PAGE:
In an effort to offer his customers the finest shopping experience available, Osh decorated his store with all the elegance and charm that Victorian architecture would allow. Stained glass signs, wood carvings, ornate ceilings and cornices all added to the effect. Even the tile flooring was carefully crafted to dazzle his customers.
Osh also expected his employees arrive each day on time, pressed and dressed in proper attire.
With his new-found wealth, Osh decided to travel and booked passage to Europe. While there, his horizons were broadened and he became acquainted with the new Edwardian style of design that was becoming in vogue. Upon his return, he found that business had been brisk during his absence. Once again, he decided to expand his shop; however, there was no place else to grow as he had already purchased and built on all of the available land. Not to be deterred, he made arrangements with the city and bought a portion of Center Street to enlarge is beloved Emporium. His latest expansion debuted in 1901 and was called the Emporium Gallery.
With this new floor space, Osh was able to offer even more goods to his eager customers. As the gold lettering on a window announces, the following items were now available to better people's lives.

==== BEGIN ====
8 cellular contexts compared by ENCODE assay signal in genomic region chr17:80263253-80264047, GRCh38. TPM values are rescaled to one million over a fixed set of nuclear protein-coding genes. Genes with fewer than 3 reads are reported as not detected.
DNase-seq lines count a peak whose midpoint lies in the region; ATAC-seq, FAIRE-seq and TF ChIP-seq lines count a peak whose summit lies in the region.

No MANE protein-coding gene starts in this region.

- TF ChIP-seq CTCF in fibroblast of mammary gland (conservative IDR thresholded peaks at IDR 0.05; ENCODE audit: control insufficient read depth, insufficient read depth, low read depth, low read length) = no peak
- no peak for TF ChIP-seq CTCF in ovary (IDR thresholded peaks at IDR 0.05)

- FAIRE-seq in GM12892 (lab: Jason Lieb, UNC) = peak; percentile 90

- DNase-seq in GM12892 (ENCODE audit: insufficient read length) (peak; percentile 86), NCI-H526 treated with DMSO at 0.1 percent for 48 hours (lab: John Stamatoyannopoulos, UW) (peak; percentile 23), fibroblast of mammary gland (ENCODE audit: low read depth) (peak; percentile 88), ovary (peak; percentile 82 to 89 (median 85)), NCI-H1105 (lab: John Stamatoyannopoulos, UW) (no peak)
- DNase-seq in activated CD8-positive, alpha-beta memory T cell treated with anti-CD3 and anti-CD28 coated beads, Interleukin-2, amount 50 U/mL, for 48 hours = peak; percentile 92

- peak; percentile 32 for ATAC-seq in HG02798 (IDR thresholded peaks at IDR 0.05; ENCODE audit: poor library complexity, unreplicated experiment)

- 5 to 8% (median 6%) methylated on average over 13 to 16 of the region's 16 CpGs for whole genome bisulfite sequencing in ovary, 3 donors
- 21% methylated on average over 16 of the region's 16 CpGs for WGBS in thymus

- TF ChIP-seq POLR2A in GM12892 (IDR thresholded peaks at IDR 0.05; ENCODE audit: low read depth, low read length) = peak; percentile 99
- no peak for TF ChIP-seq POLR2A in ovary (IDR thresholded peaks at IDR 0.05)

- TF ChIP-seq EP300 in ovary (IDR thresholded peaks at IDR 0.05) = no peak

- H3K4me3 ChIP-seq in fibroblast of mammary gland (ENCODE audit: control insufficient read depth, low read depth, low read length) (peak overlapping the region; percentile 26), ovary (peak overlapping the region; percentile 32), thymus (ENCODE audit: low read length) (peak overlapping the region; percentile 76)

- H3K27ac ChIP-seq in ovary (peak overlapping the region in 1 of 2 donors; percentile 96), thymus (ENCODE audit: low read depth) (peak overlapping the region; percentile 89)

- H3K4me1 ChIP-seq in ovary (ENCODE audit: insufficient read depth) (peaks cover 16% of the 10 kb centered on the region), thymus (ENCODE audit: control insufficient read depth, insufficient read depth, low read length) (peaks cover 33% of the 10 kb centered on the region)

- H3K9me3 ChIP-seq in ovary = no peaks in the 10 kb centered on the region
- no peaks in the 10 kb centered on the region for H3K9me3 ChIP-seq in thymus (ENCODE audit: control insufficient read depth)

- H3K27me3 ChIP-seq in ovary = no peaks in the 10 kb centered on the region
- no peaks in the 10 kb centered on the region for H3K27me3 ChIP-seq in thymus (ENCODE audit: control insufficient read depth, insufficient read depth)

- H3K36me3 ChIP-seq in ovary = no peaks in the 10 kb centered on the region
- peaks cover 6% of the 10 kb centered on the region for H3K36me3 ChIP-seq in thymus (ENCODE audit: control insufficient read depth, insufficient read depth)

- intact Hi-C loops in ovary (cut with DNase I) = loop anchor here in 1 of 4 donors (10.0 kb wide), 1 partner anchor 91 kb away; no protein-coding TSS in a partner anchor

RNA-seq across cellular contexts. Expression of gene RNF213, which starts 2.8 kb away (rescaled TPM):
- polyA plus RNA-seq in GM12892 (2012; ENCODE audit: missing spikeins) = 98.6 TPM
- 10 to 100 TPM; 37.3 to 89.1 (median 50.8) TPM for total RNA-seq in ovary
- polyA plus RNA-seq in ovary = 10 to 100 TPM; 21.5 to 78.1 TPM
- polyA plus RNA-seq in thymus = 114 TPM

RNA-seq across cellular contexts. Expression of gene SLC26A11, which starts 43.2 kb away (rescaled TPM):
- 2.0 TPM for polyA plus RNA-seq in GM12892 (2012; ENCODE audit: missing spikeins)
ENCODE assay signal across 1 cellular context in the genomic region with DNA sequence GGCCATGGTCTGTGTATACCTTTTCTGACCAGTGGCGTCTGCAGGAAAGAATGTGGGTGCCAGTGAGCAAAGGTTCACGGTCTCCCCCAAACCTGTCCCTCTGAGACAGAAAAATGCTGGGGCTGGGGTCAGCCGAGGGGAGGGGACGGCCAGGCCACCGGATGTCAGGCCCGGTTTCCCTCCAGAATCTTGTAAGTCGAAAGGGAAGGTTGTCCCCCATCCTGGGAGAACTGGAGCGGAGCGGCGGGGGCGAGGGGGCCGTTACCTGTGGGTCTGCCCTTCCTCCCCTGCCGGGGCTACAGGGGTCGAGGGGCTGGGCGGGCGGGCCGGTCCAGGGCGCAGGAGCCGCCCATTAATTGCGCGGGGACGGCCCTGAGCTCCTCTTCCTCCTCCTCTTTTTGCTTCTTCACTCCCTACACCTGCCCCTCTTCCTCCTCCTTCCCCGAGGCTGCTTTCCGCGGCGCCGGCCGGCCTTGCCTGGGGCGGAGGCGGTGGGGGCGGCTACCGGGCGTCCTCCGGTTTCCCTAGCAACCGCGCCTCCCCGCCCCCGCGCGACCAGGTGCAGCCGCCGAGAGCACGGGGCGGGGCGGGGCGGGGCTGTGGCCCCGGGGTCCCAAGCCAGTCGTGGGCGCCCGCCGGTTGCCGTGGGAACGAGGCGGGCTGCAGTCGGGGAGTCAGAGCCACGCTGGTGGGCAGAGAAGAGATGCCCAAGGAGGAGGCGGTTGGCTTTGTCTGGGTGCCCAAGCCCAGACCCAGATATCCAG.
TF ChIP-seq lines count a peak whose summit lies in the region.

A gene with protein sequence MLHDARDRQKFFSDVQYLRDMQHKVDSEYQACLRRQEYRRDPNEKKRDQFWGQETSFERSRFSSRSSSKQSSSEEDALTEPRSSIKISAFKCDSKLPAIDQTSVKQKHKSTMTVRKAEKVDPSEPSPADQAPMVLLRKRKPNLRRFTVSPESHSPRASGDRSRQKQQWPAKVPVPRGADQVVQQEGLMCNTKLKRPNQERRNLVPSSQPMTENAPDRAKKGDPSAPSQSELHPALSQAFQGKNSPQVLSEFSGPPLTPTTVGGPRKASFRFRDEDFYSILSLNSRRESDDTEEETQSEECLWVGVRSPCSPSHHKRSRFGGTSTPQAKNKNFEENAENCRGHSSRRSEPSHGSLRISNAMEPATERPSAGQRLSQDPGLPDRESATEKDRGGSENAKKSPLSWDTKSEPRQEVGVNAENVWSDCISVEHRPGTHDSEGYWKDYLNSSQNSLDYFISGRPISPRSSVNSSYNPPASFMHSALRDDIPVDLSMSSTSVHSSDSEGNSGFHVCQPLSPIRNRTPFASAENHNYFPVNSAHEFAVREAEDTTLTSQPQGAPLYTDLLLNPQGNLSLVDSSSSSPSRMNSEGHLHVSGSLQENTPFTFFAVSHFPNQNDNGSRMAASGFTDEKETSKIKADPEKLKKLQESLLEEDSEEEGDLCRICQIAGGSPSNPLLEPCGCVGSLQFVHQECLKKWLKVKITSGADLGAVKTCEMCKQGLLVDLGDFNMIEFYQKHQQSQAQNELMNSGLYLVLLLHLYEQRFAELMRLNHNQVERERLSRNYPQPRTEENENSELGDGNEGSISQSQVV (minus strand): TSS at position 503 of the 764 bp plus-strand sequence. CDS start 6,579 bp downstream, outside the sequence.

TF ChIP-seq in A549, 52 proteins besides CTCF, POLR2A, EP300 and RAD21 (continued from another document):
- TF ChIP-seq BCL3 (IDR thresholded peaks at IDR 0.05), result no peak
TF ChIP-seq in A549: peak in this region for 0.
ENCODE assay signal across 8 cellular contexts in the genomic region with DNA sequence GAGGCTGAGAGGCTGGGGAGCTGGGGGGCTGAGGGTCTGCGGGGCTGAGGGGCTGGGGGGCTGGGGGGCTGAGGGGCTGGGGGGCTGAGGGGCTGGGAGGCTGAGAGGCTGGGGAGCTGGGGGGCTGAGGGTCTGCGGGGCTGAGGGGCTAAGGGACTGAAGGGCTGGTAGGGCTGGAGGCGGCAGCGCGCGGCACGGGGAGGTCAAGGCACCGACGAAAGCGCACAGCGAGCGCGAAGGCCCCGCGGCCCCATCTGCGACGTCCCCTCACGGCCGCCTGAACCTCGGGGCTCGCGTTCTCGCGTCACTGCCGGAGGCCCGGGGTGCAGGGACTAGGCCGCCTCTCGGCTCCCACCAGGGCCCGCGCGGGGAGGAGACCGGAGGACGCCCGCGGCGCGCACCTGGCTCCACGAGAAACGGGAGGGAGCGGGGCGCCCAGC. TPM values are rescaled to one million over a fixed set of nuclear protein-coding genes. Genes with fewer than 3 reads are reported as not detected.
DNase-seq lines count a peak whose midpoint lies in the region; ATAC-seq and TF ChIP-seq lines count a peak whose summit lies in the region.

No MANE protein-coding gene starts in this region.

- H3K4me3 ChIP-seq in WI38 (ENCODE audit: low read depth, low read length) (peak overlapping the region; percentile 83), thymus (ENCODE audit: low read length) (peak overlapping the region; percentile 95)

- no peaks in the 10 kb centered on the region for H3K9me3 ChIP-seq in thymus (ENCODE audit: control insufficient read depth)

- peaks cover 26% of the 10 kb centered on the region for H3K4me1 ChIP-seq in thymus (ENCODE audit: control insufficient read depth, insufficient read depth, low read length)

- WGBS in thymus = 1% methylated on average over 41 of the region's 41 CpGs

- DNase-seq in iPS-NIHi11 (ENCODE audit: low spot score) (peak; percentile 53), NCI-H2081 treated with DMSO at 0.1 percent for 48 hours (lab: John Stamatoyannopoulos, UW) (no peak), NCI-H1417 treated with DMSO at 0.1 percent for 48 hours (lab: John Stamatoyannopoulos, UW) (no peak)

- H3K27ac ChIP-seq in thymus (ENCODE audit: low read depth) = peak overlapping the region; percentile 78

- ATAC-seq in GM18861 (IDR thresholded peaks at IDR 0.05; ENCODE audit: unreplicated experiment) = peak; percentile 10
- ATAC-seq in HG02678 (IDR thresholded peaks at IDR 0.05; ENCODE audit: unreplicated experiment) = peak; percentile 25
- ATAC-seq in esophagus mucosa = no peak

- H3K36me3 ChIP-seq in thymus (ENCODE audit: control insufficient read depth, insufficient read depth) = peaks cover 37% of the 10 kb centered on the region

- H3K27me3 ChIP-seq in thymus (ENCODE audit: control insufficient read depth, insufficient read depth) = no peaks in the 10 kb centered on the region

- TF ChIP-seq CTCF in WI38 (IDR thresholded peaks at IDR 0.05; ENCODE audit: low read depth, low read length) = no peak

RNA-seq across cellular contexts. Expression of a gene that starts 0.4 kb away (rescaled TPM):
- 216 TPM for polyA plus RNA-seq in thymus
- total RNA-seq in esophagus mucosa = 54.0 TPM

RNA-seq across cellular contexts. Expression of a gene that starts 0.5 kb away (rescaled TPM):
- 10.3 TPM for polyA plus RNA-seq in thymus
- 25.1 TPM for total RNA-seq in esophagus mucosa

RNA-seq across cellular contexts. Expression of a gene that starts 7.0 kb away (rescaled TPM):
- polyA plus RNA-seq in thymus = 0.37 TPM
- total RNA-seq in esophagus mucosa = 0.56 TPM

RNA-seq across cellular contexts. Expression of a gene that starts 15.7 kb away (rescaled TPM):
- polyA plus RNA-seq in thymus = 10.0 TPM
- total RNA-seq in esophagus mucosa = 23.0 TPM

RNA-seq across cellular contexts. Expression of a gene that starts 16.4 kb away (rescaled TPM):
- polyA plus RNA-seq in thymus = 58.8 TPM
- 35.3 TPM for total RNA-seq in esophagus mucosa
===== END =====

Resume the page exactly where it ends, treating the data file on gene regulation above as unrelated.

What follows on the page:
Gramophone Talking Machines.
Ladies' Wearing Apparel
Finest House Furnishings
Children's Toys and Novelties
Inside the Emporium Gallery, the Edwardian design is obvious. Lighter woods and a pastel color scheme replaced the heavier and darker Victorian tones found in his adjacent shop. The feeling was bright and airy.
When arriving through the Gallery entrance, customers found themselves beneath a massive dome of intricate design. Perched high on a display table, two stately mannequins stand guard. Beyond, a stained-glass ceiling and four massive chandeliers light the floor space.
Tucked away at ceiling level on the two side walls are display niches, showcasing the latest fashions and goods from home and abroad.
On the back wall, a large mural displays Osh's happy customers and employees enjoying their shopping experience at the Emporium Gallery. In the background, a rendering of his new addition can be seen. The following words are printed on the flowing ribbon of the mural: Shopping in the Grand Style - Personal Luxuries - Finest Fashions.
Osh Popham is no longer with us, but his store continues to delight and entertain. The Emporium greets literally millions of people each year and takes in millions of dollars each month. So now it's time to pull back the curtain and take a look at the realities of this fixture that anchors Main Street.